Plot: Pete (Mark Wahlberg) and Ellie (Rose Byrne) have been married for years and have a prosperous lifestyle, as they work together flipping houses and have built a more than comfortable partnership. While the two have talked about kids before, an argument with one of Ellie’s sisters prompts a new discussion, only this time Ellie brings up adoption and how many children need families. Pete resists at first, but once he sees the kids on an agency’s website, he and Ellie soon sign up for fostering classes and begin to get serious about adoption. The classes go well and the couple decides to move forward, only to discover the teenager they’ve connected with has two siblings, not to mention a troubled mother in prison. Can Pete and Ellie handle being parents, especially going from zero to three kids in an instant?
Entertainment Value: Instant Family is pretty much a feature length advertisement for adoption, with a narrative based in part on director Sean Anders’ real life experiences, but it isn’t as saccharine sweet as you might expect. Instead, the movie has wild tonal shifts and doesn’t seem to have a target audience in mind, given some of the content involved. This kind of movie is often aimed at families, but this one is PG-13 and has language and social encounters that rule out most younger viewers. But at the same time, there’s not much depth or development, just predictable character arcs and telegraphed emotional beats, so it isn’t sophisticated material, leaving it as a rather inconsistent picture. Some of the humor still lands and the movie has some bright spots, but it is never able to build steam with the laughs, while the emotional elements come off as forced. The scenes with the focus on humor work the best, with the support group and Ellie’s family as highlights, with some wild dialogue and colorful characters, so it does deliver at times. But between the drastic shifts in tone, ineffective emotional beats, and at times languid pace, Instant Family doesn’t come through often enough and as such, it is tough to recommend.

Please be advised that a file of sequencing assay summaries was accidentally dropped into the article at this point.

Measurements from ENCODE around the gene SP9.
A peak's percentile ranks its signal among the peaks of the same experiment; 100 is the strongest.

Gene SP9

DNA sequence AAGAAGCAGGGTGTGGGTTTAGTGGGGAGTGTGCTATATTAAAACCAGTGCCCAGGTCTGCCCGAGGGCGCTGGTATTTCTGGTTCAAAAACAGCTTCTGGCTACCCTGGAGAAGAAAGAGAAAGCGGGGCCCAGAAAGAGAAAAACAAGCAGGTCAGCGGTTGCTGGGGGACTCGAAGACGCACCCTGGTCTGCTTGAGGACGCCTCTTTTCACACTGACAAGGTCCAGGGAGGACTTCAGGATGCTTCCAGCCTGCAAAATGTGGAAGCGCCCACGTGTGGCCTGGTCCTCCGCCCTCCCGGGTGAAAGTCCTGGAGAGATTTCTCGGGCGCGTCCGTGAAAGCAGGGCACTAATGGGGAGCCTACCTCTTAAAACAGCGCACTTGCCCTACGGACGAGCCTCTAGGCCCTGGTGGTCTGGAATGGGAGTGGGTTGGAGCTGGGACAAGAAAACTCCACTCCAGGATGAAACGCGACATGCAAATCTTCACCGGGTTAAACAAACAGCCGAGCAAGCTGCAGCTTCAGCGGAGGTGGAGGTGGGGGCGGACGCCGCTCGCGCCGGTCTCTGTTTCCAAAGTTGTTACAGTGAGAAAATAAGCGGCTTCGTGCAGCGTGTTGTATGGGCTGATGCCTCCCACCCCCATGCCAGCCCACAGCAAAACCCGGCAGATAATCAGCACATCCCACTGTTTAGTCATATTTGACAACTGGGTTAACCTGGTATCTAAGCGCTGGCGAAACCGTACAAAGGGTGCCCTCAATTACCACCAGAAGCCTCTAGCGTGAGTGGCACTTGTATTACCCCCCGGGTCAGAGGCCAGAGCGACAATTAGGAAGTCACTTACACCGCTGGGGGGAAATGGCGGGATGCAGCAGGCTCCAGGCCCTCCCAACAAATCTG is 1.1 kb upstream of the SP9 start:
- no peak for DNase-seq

How well you respond to Instant Family might depend on your feelings toward the leads, as fans of Mark Wahlberg and Rose Byrne will likely find a little more to like here, given how central their roles are. I think Byrne is great and brings her usual awkward style of humor, which provides a lot of the laughs. She really shines when she can either take an awkward situation too far or rattle off an odd line, as she is able to handle those kind of scenes with ease. I think most of the more memorable or humorous lines come from her and she is able to make some mediocre material work, so she was a wise inclusion that elevates the movie. Wahlberg has some moments, but whiffs on a lot of potential laughs, while his chemistry with his costars isn’t the best. This is better than most of his attempts at comedic roles however, so there’s that. The chemistry between Octavia Spencer and Tig Notaro is on point though, with a good dynamic and some fun banter, even if they’re used a little too often. The cast also includes Margo Martindale, Julie Hagerty, Isabela Moner, and Tom Segura.